A criminal record history check is one of the most common elements of an employment background check. In the U.S., for example, a criminal record history background check may include a search of county, state and federal court records for felony and misdemeanor records. The background check ordered also may include a search of sex offender registries or a state’s department of motor vehicles records.
The background screening companies that perform employment background checks are generally considered “Consumer Reporting Agencies” and are regulated under the Federal Fair Credit Reporting Act (FCRA). As such, they are required to use reasonable procedures to ensure maximum accuracy in reporting of information.
Even with reasonable procedures, however, cases of mistaken identity can still occur and often are the result of the information available in a public record. For example, while courts often require a name and date of birth to retrieve a matching record, the courts usually do not include Social Security Numbers with the records. This generally is due to the trend in the U.S. court system and elsewhere to limit identifying information from public records as a privacy measure, which creates additional challenges when attempting to match records to individuals.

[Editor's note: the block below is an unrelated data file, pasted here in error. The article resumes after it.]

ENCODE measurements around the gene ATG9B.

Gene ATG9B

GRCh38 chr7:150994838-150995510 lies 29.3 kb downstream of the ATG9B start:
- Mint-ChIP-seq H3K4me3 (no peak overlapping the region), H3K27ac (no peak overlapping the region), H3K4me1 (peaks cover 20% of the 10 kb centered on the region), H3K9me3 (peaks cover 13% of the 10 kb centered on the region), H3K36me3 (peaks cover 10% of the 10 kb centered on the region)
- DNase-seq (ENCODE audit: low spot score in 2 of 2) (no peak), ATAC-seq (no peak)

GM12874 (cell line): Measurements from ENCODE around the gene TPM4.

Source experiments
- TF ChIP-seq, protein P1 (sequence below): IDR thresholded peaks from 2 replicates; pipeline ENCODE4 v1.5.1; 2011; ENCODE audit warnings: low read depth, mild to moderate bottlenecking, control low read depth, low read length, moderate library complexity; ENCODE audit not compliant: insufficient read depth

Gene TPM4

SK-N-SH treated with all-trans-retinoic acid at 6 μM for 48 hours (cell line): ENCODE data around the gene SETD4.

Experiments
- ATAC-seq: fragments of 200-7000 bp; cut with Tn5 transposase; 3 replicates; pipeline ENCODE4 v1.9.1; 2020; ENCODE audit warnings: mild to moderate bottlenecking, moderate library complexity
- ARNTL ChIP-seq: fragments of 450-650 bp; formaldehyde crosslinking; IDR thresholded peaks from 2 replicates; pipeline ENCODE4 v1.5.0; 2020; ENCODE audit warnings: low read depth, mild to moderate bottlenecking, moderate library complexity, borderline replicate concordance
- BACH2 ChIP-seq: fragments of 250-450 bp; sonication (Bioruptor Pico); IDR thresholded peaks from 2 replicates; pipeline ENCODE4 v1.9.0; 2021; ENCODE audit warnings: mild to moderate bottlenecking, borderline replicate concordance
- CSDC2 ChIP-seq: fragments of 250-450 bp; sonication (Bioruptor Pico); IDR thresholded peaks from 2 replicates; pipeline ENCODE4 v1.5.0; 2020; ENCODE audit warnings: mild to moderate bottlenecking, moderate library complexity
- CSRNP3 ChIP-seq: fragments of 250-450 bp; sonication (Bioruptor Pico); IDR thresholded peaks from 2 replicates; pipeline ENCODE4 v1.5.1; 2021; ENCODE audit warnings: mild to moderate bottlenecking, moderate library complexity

In a case of mistaken identity, or where a background report otherwise may be inaccurate, the FCRA requires Consumer Reporting Agencies to have a process in place to allow the subject of the report (a job applicant) to dispute the inaccuracies in their background report and require the Consumer Reporting Agency to timely investigate the dispute.
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